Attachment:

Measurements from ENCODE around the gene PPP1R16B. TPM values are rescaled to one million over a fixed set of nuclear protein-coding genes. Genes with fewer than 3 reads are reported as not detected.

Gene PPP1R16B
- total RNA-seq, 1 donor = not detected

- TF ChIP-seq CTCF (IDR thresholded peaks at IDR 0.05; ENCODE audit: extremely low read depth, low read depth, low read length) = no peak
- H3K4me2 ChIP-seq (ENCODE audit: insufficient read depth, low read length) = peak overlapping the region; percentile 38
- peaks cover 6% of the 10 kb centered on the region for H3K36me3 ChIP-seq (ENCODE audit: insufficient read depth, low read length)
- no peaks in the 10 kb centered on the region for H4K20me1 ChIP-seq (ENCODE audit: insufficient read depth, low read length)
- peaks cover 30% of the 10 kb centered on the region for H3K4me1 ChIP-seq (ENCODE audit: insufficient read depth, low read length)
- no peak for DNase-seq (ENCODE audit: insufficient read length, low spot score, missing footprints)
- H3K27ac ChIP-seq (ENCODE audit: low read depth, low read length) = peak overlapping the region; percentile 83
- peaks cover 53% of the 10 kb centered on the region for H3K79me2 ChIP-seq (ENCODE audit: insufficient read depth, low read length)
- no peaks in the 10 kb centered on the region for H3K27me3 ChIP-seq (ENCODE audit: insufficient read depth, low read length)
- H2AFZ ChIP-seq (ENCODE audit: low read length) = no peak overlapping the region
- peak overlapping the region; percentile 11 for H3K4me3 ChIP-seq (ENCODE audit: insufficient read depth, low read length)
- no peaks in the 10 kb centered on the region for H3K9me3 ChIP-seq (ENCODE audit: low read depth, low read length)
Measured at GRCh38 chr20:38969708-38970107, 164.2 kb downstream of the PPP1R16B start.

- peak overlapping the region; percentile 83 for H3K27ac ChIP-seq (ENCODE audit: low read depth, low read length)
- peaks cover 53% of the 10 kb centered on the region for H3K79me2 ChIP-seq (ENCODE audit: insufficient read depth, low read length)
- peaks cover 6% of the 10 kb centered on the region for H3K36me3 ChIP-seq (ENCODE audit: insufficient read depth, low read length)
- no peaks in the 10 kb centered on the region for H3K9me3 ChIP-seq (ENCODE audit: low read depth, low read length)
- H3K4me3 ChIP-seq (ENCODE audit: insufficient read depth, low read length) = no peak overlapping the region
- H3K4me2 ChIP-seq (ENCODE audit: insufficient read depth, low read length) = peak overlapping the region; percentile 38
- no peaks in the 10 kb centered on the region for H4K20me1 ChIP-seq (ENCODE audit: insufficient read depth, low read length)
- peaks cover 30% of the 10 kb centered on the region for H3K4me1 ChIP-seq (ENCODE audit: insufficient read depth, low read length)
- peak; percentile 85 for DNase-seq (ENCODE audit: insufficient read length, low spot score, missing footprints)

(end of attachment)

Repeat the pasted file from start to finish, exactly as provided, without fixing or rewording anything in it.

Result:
Measurements from ENCODE around the gene PPP1R16B. TPM values are rescaled to one million over a fixed set of nuclear protein-coding genes. Genes with fewer than 3 reads are reported as not detected.

Gene PPP1R16B
- total RNA-seq, 1 donor = not detected

- TF ChIP-seq CTCF (IDR thresholded peaks at IDR 0.05; ENCODE audit: extremely low read depth, low read depth, low read length) = no peak
- H3K4me2 ChIP-seq (ENCODE audit: insufficient read depth, low read length) = peak overlapping the region; percentile 38
- peaks cover 6% of the 10 kb centered on the region for H3K36me3 ChIP-seq (ENCODE audit: insufficient read depth, low read length)
- no peaks in the 10 kb centered on the region for H4K20me1 ChIP-seq (ENCODE audit: insufficient read depth, low read length)
- peaks cover 30% of the 10 kb centered on the region for H3K4me1 ChIP-seq (ENCODE audit: insufficient read depth, low read length)
- no peak for DNase-seq (ENCODE audit: insufficient read length, low spot score, missing footprints)
- H3K27ac ChIP-seq (ENCODE audit: low read depth, low read length) = peak overlapping the region; percentile 83
- peaks cover 53% of the 10 kb centered on the region for H3K79me2 ChIP-seq (ENCODE audit: insufficient read depth, low read length)
- no peaks in the 10 kb centered on the region for H3K27me3 ChIP-seq (ENCODE audit: insufficient read depth, low read length)
- H2AFZ ChIP-seq (ENCODE audit: low read length) = no peak overlapping the region
- peak overlapping the region; percentile 11 for H3K4me3 ChIP-seq (ENCODE audit: insufficient read depth, low read length)
- no peaks in the 10 kb centered on the region for H3K9me3 ChIP-seq (ENCODE audit: low read depth, low read length)
Measured at GRCh38 chr20:38969708-38970107, 164.2 kb downstream of the PPP1R16B start.

- peak overlapping the region; percentile 83 for H3K27ac ChIP-seq (ENCODE audit: low read depth, low read length)
- peaks cover 53% of the 10 kb centered on the region for H3K79me2 ChIP-seq (ENCODE audit: insufficient read depth, low read length)
- peaks cover 6% of the 10 kb centered on the region for H3K36me3 ChIP-seq (ENCODE audit: insufficient read depth, low read length)
- no peaks in the 10 kb centered on the region for H3K9me3 ChIP-seq (ENCODE audit: low read depth, low read length)
- H3K4me3 ChIP-seq (ENCODE audit: insufficient read depth, low read length) = no peak overlapping the region
- H3K4me2 ChIP-seq (ENCODE audit: insufficient read depth, low read length) = peak overlapping the region; percentile 38
- no peaks in the 10 kb centered on the region for H4K20me1 ChIP-seq (ENCODE audit: insufficient read depth, low read length)
- peaks cover 30% of the 10 kb centered on the region for H3K4me1 ChIP-seq (ENCODE audit: insufficient read depth, low read length)
- peak; percentile 85 for DNase-seq (ENCODE audit: insufficient read length, low spot score, missing footprints)